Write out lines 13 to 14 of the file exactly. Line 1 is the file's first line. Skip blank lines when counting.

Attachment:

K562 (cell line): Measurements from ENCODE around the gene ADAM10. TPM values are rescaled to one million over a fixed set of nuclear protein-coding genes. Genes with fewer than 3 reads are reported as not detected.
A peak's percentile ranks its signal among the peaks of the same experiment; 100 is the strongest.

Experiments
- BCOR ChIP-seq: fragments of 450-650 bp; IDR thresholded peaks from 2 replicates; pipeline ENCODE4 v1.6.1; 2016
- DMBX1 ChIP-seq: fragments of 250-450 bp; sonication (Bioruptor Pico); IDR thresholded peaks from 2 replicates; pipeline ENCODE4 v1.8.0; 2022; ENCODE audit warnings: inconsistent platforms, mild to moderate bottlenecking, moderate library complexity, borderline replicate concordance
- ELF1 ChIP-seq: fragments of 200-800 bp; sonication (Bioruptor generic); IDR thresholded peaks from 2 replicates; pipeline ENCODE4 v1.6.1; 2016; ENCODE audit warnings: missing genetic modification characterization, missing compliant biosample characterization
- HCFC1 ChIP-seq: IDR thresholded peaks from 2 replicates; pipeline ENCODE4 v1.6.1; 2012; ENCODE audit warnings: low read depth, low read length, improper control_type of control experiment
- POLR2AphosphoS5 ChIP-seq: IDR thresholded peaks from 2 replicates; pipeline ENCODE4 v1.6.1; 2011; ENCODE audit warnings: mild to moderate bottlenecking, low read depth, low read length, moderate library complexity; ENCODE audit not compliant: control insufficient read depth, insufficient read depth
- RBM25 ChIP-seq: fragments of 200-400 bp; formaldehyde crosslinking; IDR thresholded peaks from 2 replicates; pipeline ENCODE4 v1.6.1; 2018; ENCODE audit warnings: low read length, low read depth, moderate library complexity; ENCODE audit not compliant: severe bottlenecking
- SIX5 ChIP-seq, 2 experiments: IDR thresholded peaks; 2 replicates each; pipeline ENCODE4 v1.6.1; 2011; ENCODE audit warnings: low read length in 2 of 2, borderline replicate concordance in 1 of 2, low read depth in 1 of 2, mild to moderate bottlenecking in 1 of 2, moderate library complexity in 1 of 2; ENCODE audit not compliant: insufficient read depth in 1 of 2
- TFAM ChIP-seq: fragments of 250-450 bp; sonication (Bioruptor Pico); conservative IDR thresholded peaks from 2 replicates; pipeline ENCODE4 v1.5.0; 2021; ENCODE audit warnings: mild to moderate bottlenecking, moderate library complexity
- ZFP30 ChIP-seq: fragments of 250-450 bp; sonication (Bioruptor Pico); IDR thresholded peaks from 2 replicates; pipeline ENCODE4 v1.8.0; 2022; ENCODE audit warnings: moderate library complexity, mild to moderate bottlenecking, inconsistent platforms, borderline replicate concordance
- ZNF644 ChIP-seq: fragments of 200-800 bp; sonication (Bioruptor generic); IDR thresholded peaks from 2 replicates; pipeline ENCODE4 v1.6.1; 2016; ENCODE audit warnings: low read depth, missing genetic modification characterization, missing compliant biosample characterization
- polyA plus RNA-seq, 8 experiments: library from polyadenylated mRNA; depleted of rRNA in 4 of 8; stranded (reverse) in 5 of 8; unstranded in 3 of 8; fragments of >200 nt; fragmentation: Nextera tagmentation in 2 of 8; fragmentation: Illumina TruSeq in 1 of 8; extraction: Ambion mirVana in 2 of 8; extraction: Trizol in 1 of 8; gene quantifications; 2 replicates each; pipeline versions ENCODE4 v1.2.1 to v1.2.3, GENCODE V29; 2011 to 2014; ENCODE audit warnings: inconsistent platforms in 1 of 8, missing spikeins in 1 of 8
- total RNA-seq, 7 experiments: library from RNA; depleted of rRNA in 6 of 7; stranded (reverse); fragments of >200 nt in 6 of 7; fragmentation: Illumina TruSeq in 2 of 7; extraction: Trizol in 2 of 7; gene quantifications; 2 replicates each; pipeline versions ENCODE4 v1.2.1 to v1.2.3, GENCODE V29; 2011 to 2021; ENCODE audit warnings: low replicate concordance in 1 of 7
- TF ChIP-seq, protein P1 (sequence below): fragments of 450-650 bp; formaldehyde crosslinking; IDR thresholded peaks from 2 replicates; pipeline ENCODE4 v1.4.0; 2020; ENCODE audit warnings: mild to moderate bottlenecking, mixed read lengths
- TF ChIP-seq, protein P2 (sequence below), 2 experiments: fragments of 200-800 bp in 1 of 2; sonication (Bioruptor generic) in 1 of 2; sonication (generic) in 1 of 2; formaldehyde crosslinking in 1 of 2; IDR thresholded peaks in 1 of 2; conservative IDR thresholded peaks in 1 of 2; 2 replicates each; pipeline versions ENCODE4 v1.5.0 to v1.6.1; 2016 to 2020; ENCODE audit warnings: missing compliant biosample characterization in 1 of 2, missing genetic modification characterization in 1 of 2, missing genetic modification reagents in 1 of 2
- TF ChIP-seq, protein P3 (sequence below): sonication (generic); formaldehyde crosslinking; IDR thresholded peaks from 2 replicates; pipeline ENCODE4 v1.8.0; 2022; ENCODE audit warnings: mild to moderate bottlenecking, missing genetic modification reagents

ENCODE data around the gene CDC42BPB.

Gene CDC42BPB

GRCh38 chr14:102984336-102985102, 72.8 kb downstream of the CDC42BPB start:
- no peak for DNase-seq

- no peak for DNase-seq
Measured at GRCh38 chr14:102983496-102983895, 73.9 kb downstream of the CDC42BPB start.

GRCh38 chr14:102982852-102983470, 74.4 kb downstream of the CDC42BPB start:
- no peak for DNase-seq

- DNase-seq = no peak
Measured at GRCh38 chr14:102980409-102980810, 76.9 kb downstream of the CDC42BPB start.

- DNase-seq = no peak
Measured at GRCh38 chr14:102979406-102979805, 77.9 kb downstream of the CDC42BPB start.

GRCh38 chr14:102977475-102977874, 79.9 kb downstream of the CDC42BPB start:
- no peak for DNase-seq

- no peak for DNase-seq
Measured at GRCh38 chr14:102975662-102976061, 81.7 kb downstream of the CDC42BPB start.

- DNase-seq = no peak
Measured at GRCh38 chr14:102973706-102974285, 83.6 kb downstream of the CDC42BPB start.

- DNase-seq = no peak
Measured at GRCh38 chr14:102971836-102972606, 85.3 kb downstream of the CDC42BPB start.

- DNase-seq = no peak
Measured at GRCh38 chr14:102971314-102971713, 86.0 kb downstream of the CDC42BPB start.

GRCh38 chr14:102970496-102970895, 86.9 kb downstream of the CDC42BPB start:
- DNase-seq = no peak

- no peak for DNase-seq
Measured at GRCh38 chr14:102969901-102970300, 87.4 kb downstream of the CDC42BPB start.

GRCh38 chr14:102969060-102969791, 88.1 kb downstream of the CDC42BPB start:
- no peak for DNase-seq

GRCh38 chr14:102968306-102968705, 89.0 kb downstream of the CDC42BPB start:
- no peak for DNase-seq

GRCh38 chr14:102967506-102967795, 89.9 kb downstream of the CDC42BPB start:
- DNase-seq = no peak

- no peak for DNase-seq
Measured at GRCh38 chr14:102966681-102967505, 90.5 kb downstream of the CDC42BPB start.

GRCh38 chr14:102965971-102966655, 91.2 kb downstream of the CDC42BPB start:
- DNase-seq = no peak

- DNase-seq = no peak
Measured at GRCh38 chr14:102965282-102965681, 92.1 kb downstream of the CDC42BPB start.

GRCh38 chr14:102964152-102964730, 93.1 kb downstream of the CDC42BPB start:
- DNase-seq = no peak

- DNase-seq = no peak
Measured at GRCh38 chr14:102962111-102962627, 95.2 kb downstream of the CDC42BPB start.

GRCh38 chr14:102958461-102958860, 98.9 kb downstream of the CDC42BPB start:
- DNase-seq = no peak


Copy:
- ZNF644 ChIP-seq: fragments of 200-800 bp; sonication (Bioruptor generic); IDR thresholded peaks from 2 replicates; pipeline ENCODE4 v1.6.1; 2016; ENCODE audit warnings: low read depth, missing genetic modification characterization, missing compliant biosample characterization
- polyA plus RNA-seq, 8 experiments: library from polyadenylated mRNA; depleted of rRNA in 4 of 8; stranded (reverse) in 5 of 8; unstranded in 3 of 8; fragments of >200 nt; fragmentation: Nextera tagmentation in 2 of 8; fragmentation: Illumina TruSeq in 1 of 8; extraction: Ambion mirVana in 2 of 8; extraction: Trizol in 1 of 8; gene quantifications; 2 replicates each; pipeline versions ENCODE4 v1.2.1 to v1.2.3, GENCODE V29; 2011 to 2014; ENCODE audit warnings: inconsistent platforms in 1 of 8, missing spikeins in 1 of 8